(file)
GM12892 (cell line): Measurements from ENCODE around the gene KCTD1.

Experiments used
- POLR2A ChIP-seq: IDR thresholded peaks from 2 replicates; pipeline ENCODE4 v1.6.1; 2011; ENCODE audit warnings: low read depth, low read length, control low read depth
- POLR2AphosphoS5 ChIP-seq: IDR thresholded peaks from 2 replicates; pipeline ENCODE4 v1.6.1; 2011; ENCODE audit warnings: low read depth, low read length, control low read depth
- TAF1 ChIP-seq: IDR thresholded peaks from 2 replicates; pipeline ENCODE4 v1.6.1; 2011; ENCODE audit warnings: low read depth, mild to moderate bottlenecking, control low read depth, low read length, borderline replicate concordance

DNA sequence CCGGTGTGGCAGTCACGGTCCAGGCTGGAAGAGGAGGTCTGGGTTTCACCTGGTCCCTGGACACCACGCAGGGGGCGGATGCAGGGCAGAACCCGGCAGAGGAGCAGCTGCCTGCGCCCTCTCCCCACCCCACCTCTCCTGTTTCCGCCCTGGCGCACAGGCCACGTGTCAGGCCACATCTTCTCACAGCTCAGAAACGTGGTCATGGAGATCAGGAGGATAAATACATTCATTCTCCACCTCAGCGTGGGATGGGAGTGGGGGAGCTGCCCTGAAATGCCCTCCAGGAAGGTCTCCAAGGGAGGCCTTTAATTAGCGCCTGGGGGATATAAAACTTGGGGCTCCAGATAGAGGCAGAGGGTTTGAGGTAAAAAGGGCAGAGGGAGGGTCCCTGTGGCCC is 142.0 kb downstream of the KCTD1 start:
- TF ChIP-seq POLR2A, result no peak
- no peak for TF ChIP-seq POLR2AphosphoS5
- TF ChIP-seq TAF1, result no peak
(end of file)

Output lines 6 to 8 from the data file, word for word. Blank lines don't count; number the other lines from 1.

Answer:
DNA sequence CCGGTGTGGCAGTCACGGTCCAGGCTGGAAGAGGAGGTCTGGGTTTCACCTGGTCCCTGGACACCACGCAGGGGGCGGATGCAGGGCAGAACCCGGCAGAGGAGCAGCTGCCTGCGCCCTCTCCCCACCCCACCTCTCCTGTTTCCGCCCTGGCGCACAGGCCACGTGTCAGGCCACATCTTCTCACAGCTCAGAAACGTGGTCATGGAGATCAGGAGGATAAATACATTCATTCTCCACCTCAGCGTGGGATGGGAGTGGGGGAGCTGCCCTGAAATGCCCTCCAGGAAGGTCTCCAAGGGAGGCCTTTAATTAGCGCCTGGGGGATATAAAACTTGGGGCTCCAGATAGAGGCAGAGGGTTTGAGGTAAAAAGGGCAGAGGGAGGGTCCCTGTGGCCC is 142.0 kb downstream of the KCTD1 start:
- TF ChIP-seq POLR2A, result no peak
- no peak for TF ChIP-seq POLR2AphosphoS5